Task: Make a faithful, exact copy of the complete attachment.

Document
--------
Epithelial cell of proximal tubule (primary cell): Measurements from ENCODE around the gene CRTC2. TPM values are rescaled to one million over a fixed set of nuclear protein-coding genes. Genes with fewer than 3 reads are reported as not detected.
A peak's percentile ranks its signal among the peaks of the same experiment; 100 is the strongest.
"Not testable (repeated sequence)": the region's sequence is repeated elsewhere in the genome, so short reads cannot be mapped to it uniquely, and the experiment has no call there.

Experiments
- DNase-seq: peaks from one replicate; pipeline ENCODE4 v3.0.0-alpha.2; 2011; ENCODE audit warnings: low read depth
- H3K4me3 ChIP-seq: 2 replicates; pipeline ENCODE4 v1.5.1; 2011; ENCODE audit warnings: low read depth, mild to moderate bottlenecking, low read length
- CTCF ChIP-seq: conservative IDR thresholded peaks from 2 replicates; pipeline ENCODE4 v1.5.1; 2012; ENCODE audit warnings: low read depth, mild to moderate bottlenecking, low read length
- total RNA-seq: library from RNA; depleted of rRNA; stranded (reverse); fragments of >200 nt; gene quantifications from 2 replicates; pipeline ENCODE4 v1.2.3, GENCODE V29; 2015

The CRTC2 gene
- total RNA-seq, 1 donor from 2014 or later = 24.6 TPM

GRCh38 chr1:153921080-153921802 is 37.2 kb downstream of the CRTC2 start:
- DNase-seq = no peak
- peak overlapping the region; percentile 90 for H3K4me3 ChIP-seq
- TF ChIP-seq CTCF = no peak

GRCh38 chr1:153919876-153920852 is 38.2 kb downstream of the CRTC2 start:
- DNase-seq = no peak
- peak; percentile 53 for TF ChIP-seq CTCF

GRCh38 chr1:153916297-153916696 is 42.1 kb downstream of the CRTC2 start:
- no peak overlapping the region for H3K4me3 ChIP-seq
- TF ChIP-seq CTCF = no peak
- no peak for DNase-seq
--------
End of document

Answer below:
Epithelial cell of proximal tubule (primary cell): Measurements from ENCODE around the gene CRTC2. TPM values are rescaled to one million over a fixed set of nuclear protein-coding genes. Genes with fewer than 3 reads are reported as not detected.
A peak's percentile ranks its signal among the peaks of the same experiment; 100 is the strongest.
"Not testable (repeated sequence)": the region's sequence is repeated elsewhere in the genome, so short reads cannot be mapped to it uniquely, and the experiment has no call there.

Experiments
- DNase-seq: peaks from one replicate; pipeline ENCODE4 v3.0.0-alpha.2; 2011; ENCODE audit warnings: low read depth
- H3K4me3 ChIP-seq: 2 replicates; pipeline ENCODE4 v1.5.1; 2011; ENCODE audit warnings: low read depth, mild to moderate bottlenecking, low read length
- CTCF ChIP-seq: conservative IDR thresholded peaks from 2 replicates; pipeline ENCODE4 v1.5.1; 2012; ENCODE audit warnings: low read depth, mild to moderate bottlenecking, low read length
- total RNA-seq: library from RNA; depleted of rRNA; stranded (reverse); fragments of >200 nt; gene quantifications from 2 replicates; pipeline ENCODE4 v1.2.3, GENCODE V29; 2015

The CRTC2 gene
- total RNA-seq, 1 donor from 2014 or later = 24.6 TPM

GRCh38 chr1:153921080-153921802 is 37.2 kb downstream of the CRTC2 start:
- DNase-seq = no peak
- peak overlapping the region; percentile 90 for H3K4me3 ChIP-seq
- TF ChIP-seq CTCF = no peak

GRCh38 chr1:153919876-153920852 is 38.2 kb downstream of the CRTC2 start:
- DNase-seq = no peak
- peak; percentile 53 for TF ChIP-seq CTCF

GRCh38 chr1:153916297-153916696 is 42.1 kb downstream of the CRTC2 start:
- no peak overlapping the region for H3K4me3 ChIP-seq
- TF ChIP-seq CTCF = no peak
- no peak for DNase-seq